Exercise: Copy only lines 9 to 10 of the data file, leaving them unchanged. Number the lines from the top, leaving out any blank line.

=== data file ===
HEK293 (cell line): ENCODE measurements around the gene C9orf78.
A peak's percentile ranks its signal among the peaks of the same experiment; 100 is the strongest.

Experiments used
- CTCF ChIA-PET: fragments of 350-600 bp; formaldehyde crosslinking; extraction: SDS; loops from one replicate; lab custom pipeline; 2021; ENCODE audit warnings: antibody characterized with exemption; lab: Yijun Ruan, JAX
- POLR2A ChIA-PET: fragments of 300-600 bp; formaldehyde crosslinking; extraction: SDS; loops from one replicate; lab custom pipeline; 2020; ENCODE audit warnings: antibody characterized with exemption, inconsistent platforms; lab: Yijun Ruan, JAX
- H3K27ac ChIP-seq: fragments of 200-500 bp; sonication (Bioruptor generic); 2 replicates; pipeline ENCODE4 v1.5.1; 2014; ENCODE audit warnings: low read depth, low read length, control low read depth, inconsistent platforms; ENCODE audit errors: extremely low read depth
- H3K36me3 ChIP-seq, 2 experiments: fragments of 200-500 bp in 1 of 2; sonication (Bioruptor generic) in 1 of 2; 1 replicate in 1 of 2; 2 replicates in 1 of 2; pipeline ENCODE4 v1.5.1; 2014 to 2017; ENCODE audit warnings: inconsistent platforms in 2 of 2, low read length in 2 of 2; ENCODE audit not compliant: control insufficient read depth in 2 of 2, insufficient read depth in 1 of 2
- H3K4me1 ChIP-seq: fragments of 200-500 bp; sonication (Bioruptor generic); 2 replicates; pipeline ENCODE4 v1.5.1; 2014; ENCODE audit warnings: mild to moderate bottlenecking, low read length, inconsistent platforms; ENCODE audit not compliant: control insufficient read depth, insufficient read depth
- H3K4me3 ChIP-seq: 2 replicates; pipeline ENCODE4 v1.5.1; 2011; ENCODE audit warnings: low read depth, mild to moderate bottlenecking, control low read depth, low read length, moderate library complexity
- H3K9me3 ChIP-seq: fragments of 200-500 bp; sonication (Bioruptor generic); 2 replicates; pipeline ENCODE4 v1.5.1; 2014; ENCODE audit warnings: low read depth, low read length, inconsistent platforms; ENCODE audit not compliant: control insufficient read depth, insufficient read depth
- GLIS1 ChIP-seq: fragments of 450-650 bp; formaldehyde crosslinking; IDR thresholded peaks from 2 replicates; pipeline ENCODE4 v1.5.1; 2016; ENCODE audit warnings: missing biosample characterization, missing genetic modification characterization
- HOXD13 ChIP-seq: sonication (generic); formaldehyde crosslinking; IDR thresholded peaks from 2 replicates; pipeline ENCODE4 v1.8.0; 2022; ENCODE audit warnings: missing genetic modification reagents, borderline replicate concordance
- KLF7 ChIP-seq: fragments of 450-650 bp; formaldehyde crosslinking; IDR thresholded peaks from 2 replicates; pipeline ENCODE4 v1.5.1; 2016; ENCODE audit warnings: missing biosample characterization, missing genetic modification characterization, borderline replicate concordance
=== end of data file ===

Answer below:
- H3K4me3 ChIP-seq: 2 replicates; pipeline ENCODE4 v1.5.1; 2011; ENCODE audit warnings: low read depth, mild to moderate bottlenecking, control low read depth, low read length, moderate library complexity
- H3K9me3 ChIP-seq: fragments of 200-500 bp; sonication (Bioruptor generic); 2 replicates; pipeline ENCODE4 v1.5.1; 2014; ENCODE audit warnings: low read depth, low read length, inconsistent platforms; ENCODE audit not compliant: control insufficient read depth, insufficient read depth